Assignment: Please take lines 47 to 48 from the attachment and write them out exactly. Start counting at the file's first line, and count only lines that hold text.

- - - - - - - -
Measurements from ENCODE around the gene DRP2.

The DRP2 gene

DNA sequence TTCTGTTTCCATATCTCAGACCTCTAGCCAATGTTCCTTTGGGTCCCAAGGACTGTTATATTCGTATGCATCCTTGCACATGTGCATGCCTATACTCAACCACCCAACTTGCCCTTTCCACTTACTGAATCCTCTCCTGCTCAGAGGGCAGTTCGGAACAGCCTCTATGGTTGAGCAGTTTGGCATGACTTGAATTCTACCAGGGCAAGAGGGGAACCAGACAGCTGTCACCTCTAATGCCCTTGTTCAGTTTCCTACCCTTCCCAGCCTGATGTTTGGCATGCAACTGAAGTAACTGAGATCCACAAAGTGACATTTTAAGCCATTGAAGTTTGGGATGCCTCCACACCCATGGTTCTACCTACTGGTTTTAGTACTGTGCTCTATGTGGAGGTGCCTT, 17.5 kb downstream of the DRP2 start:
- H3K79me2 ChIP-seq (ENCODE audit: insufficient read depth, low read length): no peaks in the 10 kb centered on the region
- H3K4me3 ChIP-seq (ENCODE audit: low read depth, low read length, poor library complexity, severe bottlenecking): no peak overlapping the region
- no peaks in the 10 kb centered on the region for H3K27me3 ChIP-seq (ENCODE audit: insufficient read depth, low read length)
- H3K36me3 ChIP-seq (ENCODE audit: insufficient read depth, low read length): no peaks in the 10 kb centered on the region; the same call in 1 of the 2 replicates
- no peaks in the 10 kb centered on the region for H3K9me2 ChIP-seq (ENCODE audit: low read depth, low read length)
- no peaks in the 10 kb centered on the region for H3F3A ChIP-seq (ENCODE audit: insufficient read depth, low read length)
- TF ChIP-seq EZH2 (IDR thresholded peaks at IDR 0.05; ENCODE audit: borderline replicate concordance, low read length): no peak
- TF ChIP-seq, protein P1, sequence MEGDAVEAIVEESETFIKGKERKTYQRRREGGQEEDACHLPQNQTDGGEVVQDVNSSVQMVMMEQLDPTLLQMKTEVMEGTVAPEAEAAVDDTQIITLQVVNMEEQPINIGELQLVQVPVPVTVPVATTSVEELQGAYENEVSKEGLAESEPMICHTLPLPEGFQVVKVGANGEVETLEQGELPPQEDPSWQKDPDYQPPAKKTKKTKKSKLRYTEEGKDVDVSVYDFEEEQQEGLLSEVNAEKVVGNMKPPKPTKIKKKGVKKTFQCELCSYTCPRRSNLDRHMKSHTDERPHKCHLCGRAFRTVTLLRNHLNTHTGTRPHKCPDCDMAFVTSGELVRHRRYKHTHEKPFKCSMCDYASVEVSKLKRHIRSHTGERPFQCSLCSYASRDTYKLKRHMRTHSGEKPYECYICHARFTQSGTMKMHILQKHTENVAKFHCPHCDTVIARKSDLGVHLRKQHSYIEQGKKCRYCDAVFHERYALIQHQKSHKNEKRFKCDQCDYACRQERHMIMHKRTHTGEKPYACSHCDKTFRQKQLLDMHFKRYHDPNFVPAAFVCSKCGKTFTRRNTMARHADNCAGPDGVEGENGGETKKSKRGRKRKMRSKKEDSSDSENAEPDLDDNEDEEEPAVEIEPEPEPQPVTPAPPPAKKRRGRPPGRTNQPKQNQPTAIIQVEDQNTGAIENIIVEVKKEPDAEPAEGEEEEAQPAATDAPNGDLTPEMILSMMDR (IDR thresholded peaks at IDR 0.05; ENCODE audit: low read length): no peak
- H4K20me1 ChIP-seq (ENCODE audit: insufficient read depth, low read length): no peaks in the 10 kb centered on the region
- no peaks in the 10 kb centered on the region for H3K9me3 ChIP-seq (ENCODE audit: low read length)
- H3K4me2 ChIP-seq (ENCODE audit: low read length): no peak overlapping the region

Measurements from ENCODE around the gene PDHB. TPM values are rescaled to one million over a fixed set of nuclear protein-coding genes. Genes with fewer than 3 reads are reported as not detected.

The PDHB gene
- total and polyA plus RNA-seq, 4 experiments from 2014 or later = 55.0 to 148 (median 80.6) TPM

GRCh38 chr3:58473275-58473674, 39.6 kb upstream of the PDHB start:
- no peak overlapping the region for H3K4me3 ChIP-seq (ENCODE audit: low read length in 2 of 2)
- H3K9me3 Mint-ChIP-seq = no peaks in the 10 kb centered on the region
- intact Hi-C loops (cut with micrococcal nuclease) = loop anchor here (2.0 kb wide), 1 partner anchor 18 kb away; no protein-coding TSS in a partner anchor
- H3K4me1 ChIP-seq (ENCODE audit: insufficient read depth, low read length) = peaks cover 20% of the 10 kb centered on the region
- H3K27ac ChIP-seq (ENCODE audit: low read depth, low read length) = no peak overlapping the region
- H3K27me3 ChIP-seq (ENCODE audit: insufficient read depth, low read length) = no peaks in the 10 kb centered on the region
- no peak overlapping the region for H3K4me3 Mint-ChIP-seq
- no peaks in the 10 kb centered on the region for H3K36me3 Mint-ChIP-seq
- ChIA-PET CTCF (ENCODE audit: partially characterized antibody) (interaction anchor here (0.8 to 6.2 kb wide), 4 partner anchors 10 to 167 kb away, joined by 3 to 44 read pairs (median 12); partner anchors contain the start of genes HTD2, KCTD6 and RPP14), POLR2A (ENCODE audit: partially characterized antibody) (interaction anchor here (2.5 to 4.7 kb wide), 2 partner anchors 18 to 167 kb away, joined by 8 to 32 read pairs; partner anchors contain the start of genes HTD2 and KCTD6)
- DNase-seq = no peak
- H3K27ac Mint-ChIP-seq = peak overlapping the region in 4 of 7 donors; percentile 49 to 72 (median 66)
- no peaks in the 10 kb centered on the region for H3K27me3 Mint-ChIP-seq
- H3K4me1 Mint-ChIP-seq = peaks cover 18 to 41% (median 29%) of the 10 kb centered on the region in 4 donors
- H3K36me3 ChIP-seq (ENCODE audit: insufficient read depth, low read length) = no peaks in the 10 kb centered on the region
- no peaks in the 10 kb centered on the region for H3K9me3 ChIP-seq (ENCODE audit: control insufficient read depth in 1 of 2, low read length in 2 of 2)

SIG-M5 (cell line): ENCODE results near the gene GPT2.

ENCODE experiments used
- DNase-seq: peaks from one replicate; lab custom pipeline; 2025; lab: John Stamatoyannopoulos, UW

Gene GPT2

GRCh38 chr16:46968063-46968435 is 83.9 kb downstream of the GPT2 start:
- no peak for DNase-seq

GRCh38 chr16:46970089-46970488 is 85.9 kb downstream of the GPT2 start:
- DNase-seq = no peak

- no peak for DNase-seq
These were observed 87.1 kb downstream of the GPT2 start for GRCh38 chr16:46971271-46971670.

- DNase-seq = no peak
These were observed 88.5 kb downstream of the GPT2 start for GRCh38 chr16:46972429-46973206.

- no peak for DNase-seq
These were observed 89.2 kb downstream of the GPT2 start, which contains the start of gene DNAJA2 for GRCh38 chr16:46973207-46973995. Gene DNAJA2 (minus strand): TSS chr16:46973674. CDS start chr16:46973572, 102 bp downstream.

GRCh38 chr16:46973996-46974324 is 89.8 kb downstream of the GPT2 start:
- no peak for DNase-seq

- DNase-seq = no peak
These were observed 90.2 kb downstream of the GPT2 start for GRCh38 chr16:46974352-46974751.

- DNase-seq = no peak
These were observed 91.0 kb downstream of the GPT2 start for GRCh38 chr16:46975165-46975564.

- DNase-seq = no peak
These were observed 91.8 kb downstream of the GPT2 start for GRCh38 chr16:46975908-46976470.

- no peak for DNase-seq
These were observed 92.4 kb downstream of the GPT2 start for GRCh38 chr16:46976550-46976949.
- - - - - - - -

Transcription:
These were observed 89.2 kb downstream of the GPT2 start, which contains the start of gene DNAJA2 for GRCh38 chr16:46973207-46973995. Gene DNAJA2 (minus strand): TSS chr16:46973674. CDS start chr16:46973572, 102 bp downstream.

GRCh38 chr16:46973996-46974324 is 89.8 kb downstream of the GPT2 start: